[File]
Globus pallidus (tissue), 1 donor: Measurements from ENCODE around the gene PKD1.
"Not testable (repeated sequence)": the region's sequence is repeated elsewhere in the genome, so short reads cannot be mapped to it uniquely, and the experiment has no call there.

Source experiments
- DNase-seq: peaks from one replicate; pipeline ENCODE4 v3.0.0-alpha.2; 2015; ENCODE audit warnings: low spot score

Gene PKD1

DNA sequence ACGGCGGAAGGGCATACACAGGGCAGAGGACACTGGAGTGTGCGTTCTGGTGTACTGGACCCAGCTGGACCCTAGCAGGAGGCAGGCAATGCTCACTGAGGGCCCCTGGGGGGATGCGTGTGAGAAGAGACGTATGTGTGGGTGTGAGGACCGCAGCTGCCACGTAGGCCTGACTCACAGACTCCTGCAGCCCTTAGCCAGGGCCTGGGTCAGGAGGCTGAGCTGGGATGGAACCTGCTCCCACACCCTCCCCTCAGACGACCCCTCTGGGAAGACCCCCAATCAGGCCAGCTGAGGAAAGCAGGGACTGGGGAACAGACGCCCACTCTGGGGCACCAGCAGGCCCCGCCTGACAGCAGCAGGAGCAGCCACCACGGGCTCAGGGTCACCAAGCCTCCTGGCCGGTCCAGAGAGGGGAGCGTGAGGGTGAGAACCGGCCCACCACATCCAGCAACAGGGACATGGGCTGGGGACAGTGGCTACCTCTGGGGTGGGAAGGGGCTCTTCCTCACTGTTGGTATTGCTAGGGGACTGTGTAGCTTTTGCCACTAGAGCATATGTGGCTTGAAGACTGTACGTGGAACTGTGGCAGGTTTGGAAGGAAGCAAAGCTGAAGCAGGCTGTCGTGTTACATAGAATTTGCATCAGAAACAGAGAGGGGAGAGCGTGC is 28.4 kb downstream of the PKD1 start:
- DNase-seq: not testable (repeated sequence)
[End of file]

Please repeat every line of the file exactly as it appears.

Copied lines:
Globus pallidus (tissue), 1 donor: Measurements from ENCODE around the gene PKD1.
"Not testable (repeated sequence)": the region's sequence is repeated elsewhere in the genome, so short reads cannot be mapped to it uniquely, and the experiment has no call there.

Source experiments
- DNase-seq: peaks from one replicate; pipeline ENCODE4 v3.0.0-alpha.2; 2015; ENCODE audit warnings: low spot score

Gene PKD1

DNA sequence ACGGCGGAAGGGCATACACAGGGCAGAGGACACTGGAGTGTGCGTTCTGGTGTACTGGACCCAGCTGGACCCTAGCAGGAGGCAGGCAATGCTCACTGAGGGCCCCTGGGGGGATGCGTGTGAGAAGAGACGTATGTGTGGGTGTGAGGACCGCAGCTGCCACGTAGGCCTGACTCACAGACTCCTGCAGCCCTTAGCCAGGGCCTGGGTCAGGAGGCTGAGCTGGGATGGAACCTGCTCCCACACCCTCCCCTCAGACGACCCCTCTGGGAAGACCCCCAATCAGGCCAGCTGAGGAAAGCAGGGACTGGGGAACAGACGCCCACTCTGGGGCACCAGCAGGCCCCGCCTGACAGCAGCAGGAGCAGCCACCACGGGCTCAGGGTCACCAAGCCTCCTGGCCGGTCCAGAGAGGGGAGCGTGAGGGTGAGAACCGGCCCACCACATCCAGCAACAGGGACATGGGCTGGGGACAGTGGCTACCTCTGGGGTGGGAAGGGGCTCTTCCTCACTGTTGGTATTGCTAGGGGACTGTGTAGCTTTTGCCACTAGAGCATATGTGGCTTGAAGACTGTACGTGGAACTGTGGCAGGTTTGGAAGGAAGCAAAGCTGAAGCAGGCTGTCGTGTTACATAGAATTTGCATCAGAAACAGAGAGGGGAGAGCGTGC is 28.4 kb downstream of the PKD1 start:
- DNase-seq: not testable (repeated sequence)